Speaking of small children. I promised myself, back in the days of untranslated VHS bootlegs of Totoro, that if I ever had a daughter, I would sit her down in front of Totoro at the youngest age that she was capable of understanding it. I was understandably loath to do this with Fox's pan-and-scan edition of the film. But now, with Disney's superior two-disc DVD, my daughter, now three-and-a-half, can enjoy My Neighbor Totoro in full flower.

And indeed she has. Rachel has seen the film three or four times now. And so, given that I have already commented on this film from a grown-up perspective, I decided to let her tell you why children will enjoy this beautiful film, in spite of the fact that it has no wise-cracking animal sidekicks or Radio Disney pop hits or fart jokes or things blowing up.

Rachel was so fascinated with the film, in spite of having seen it several times already, that it was hard to get any detailed answers from her. Typically, Rachel will expound on what she likes, recounting her favorite parts and even inventing sequels. But I had to stop the disc several times to actually get her to pay attention to my questions. This is very unusual for Rachel; even during her favorite movie (Cinderella, naturally) or favorite television show (Little Einsteins), you can easily distract her. In any case, she did share her thoughts during and after the film.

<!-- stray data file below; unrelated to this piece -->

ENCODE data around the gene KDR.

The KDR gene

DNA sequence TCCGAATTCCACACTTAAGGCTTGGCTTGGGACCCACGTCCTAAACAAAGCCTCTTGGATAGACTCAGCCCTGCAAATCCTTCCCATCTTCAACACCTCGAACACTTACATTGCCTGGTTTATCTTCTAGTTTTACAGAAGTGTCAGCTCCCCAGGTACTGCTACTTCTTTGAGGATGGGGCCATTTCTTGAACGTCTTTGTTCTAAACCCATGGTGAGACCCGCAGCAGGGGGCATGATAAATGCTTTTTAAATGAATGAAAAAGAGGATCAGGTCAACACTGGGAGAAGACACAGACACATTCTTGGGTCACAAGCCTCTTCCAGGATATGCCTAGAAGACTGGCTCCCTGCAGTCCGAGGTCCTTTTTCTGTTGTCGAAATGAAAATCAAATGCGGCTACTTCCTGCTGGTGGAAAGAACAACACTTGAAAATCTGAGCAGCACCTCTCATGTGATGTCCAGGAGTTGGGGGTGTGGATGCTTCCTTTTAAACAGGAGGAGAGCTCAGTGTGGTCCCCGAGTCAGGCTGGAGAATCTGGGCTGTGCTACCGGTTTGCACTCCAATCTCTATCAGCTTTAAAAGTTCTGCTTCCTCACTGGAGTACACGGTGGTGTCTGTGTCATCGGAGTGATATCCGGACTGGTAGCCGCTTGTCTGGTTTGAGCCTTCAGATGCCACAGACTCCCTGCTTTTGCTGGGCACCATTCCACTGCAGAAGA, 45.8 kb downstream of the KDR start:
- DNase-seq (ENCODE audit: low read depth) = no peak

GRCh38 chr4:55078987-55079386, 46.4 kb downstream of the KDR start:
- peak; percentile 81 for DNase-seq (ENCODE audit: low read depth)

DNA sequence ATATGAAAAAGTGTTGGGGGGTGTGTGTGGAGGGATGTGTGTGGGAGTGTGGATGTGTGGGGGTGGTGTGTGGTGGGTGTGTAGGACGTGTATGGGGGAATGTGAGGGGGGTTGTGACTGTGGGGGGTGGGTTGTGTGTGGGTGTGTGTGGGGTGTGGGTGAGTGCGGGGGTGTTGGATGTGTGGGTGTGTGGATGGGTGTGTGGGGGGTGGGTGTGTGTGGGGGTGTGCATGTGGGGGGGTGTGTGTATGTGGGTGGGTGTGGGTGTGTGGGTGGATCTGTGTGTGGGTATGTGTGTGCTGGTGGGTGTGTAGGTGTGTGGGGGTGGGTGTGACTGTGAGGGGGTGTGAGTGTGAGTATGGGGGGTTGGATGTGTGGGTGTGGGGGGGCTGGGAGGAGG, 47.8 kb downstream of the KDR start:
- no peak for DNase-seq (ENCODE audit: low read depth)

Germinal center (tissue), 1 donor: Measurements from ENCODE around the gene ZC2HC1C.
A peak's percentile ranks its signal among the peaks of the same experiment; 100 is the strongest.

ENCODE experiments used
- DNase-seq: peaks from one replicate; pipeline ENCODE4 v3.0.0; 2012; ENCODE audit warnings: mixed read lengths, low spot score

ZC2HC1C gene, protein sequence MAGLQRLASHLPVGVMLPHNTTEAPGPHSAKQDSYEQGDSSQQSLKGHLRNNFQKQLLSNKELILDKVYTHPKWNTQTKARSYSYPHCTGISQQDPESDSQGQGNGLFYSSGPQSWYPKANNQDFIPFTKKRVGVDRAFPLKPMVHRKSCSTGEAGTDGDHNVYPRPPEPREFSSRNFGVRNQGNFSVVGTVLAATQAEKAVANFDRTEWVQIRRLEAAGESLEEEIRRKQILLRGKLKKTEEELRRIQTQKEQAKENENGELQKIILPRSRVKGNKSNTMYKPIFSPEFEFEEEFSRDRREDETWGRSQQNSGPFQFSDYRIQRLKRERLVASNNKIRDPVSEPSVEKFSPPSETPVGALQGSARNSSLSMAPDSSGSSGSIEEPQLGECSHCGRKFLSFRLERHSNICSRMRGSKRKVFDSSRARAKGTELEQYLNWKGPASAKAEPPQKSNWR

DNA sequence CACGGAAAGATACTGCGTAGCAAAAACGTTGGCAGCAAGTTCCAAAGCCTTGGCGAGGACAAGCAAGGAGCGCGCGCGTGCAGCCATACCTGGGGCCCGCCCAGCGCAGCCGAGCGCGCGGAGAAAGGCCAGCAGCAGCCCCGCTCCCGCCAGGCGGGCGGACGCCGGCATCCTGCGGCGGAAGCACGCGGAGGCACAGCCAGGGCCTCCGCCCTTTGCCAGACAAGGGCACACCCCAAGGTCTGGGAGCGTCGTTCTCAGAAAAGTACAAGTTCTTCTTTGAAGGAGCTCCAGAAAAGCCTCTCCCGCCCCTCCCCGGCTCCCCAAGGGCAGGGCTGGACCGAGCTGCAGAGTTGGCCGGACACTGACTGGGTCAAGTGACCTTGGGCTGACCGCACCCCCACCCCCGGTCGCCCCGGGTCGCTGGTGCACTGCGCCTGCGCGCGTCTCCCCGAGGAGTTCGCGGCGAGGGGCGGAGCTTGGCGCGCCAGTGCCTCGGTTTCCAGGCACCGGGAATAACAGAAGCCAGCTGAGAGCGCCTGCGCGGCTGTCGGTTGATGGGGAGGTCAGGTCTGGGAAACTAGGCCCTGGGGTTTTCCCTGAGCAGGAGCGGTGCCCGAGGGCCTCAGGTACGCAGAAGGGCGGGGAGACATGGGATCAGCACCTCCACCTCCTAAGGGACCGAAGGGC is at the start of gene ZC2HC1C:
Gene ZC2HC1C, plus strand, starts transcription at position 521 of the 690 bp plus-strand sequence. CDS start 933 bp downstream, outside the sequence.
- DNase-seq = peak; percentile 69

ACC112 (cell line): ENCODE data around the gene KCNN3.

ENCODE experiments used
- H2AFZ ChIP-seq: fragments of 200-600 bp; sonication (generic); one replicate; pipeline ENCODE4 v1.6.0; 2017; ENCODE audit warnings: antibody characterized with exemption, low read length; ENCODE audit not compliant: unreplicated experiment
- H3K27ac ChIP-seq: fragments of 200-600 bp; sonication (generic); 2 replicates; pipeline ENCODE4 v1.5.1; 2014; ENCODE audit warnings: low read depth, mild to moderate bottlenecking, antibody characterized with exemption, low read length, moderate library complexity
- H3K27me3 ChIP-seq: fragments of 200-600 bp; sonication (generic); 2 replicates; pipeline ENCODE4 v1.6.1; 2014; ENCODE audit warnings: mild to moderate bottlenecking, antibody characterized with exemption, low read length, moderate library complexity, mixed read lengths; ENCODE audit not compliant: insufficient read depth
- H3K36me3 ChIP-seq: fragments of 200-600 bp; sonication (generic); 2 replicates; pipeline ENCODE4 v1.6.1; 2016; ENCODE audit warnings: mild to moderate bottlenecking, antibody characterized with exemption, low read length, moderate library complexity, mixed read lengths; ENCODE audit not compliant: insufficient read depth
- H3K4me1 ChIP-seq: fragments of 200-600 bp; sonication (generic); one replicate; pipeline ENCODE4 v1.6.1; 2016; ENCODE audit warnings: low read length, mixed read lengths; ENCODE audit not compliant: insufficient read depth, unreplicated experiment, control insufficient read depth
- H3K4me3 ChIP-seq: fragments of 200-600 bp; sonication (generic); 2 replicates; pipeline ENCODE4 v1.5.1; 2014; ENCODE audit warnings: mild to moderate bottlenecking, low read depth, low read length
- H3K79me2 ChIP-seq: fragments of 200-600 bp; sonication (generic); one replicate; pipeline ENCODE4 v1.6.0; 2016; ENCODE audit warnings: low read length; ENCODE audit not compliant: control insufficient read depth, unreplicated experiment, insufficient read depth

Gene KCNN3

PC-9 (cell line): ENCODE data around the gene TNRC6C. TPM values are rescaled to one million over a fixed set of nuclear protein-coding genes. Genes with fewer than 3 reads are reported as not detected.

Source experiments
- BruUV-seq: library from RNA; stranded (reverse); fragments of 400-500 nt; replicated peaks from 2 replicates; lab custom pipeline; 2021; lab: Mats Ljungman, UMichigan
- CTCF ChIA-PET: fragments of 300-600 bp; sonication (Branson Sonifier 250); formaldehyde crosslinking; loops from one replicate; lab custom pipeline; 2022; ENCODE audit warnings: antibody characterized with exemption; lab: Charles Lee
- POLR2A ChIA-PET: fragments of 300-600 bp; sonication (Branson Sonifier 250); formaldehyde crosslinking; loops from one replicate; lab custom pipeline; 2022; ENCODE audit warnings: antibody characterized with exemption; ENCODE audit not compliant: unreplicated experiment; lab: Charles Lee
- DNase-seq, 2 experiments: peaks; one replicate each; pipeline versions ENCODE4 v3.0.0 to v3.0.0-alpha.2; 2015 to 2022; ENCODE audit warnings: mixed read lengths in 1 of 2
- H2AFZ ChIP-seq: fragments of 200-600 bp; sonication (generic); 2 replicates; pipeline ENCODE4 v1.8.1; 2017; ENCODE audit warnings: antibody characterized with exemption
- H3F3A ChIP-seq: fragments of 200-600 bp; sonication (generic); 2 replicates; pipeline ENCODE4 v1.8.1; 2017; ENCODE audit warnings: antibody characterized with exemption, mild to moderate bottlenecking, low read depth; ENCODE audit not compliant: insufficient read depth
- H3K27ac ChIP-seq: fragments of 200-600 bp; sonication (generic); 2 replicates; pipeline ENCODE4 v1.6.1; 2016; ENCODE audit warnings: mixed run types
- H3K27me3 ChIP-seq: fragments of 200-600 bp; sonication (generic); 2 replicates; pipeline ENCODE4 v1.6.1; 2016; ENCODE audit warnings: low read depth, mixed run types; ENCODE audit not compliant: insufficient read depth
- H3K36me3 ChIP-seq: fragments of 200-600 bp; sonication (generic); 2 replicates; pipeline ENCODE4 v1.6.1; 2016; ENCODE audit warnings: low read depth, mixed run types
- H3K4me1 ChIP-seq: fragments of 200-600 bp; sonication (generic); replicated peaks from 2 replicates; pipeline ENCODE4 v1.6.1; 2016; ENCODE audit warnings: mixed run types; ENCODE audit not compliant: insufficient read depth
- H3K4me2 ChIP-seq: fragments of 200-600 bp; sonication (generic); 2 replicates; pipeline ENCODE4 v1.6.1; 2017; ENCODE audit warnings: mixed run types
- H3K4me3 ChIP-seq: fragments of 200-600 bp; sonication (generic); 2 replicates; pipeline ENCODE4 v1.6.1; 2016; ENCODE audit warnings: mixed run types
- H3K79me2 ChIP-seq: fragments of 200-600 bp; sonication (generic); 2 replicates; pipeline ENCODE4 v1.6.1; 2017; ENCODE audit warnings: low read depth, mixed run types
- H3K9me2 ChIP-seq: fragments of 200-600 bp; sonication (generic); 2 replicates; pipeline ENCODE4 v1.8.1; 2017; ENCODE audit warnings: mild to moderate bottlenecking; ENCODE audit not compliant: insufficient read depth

Right away, Rachel wants you to notice the opening credits. The song "has singing and it has those [bugs and a cat] and it has dancing." Rachel enjoys going on nature walks, just like Mei. But she has never been on a catbus like in the movie (just in case you were wondering). Nonetheless, if she ever rode on one, she would probably go to the zoo, or to Disney World, or to a Chinese restaurant. As for exactly what a totoro is, Rachel explains that "totoros are this big!" They also "stay up all night" and "they dance." "They jump up so many trees, and they pump up the grass and they grow them and make the trees and a beautiful garden. And now I'm done."

Rachel wants to assure you that the movie is not scary and is good for little girls to watch. Why? "It has totoros in it. It has Mei in it." Fair enough. But is it only for little girls? Can her six-month old brother watch it? Yes, according to Rachel, "because it's not scary." Mommies and daddies will like it too. Just like the children in the movie, "they're gonna have a fun time!"